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Call for Artists, Making Money at Juried Art Fairs, Craft Shows and Festivals

I spent the past four weekends criscrossing Florida participating in two juried shows, checking out shows in the central part of the state, and looking at communities that will be having shows to which I might want to apply. I am wondering what happened to the arts and craft show? When I enter a show I sign a contract that states that the work displayed in my booth was made by my own two hands. In the shows recently I found mass produces salsa and spices, packaged dog biscuits (with a biscuit company logo on the bag), plants, soap (from companies I recognized), candles (I have seen on the internet), dips for chips, perfume, tee shirts (I have seen in catalogues), bracelets (that if turned over have the mauufacturers stamp on them) etc. (The bracelets I found in the show last weekend in Winter Park.) I did see some crafts but alot of what I saw was buy/sell that belongs in the flea market or plants and flowers and food that belong in the green market. I don't try to sell my goods where I do not belong. I doubt the green market promoter would allow it. Why do the arts and craft promoters allow these vendors to sell their goods where they don't belong? I guess it is to fill a booth and put money in their pockets. Maybe the green markets are doing so well they don't need to fill spaces. It is hard to compete in todays ecomomy with the person who is selling something to put on the table to feed the family, something to plant in the yard to enhance the beauty and value of your home and or something for the family pet. Where has the arts and crafts show gone? I am disappointed in what I am seeing and I hear the general public saying the same thing. They come to see and buy hand made items and are discouraged by what they see. I hear people saying they are not going to return to the show the next time because it is not what they expected it to be. The trend is down economicly for most shows. I'm sure the economy has a lot to do with that but I think also that the consumer is unhappy with the products provided. I would be unhappy too if I went to the green market and found only frozen food. The customer can not speak to the promoter to convey this message so instead they just aren't buying and aren't planning to return to the show. It used to be just buy/sell we were competing with. Now it seems to be the grocery store. How do you feel about this and can anyone offer solutions?

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I think the best thing to do is what you are doing... communicating what an art show is producing. But, I would let the organizers know that this is not the type of show you will be participating in. The way I look at it, there is a "niche" for everyone... but everyone has to find their own market. The craft shows that you are describing are great for the lower income market. Find those shows that cater to the market you are desiring and go for it! Don't let this discourage you. And it may even be that in the midst of such a show, you are the "shining light" to some people who are there!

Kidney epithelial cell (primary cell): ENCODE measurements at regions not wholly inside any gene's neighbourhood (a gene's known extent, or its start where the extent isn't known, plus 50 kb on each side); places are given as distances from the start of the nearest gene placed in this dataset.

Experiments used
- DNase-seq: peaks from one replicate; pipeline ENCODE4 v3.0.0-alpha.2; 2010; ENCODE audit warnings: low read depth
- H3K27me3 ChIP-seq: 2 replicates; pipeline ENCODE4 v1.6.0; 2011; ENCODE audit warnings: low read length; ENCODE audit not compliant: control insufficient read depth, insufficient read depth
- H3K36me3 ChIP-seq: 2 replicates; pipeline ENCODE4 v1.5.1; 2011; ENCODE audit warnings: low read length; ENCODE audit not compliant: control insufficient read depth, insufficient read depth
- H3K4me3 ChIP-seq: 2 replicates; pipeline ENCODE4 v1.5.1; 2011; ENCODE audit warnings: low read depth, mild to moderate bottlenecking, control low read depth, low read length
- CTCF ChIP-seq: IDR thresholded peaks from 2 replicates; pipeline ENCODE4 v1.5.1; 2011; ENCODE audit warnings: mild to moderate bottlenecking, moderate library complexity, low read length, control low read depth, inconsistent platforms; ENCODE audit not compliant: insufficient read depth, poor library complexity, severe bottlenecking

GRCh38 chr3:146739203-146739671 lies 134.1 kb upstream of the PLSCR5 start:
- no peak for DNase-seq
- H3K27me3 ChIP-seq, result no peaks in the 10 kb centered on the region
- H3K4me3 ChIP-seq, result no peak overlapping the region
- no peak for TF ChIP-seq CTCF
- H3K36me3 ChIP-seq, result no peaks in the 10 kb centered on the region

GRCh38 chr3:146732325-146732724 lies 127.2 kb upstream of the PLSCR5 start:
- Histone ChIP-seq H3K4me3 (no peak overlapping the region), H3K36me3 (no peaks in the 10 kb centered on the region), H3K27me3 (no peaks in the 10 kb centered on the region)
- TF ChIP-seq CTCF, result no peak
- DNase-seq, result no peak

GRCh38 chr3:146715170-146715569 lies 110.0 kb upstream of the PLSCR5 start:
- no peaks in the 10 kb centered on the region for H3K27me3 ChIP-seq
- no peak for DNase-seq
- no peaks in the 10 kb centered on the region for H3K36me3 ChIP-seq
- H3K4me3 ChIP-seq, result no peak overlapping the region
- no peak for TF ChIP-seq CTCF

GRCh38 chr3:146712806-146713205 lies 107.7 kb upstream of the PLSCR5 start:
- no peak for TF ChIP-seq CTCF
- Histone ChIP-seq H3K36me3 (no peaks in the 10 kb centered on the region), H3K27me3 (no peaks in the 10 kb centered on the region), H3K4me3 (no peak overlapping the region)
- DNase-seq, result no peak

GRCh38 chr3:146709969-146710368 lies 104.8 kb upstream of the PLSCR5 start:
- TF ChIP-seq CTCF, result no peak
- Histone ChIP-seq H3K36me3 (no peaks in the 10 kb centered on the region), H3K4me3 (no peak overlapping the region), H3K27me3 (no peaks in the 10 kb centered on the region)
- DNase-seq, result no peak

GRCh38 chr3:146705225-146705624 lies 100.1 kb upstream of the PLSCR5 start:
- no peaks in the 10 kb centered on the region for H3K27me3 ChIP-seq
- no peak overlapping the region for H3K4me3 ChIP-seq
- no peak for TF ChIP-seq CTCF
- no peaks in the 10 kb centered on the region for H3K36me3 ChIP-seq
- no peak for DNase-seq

Thank you for your thoughts. I did let a promoter know how I felt about his show last year by asking for my money back. I pointed out that the contract that I had to sign stating only hand made items would be sold by the creator was obviously not being observed by the linament salesman, the shrimp sauce dealer, the pitcher plant lady (who had commercial growers boxes of plants) or the two people who were selling the same identical rhinestone tee shirts. The woman chuckled and told me the contract was flawed. This was a juried show. I am doing everything I can to visit shows, talk to anyone who will talk to me, paying consultants, buying lectures and then acting on the ideas that have been suggested. But the warning about being black listed has been given to me several times. If that happens , you're pretty much out of business.
You just had to open a can of worms - lol! This is a topic, I feel is on every artists (and craft person's) mind yet could take forever to discuss, debate, and of course offer solutions. This topic is huge at conventions I have attended as well as seminars and smaller talks that involve those in the art/craft community. I think emotions on this topic falls into 2 categories of being a) dumbfounded wondering how this happened (the creeping in of re-sell) or just plain b) outraged, why hasn't anything been done. Of course the two thoughts do cross too.

On other forums I have commented on this top, if we are looking for someone to blame - it is both of us - the exhibitors as well as the promoters. Promoters for becoming lackadaisical in what they want to achieve at their event and meeting their goals. Are they asking themselves is it a show for the community offering something for EVERYONE in the community regardless of who sets up shop? What about those who call their show an art and craft show? They need to define what art and craft is and sticking to that as they advertise to craft artists and receive their applications - it's a REALLY hard job, and no one is perfect at doing that job as it is an ongoing learning experience just as it is for artists doing shows. I feel pretty much all promoters start out with a great idea and goals and all of the positive reasons of why they think a great art and craft show is good for all. However, reality hits when applications are slow to come in, other events are going on the same weekend (that weren't going on before) making it harder to fill spaces at shows and then mix that with bill deadlines, a weakened economy (where less people are able to do shows and less people are able to sponsor events too) and the promoter/show organizer quickly realizes they are in over their head. The dynamics of the event has to change if this occurs and sometimes it means there are less exhibitors or holes have to be filled for the sake of having a FULL show. When promoters find themselves in this position they feel damned if they do, damned if they don't no matter which way they go. Have a full show so patrons are happy and possibly willing to come back next year or have less spaces so SOME of the exhibitors are happy (with quality control), but see that a smaller show doesn't hold patron's attention thus creating poor sales....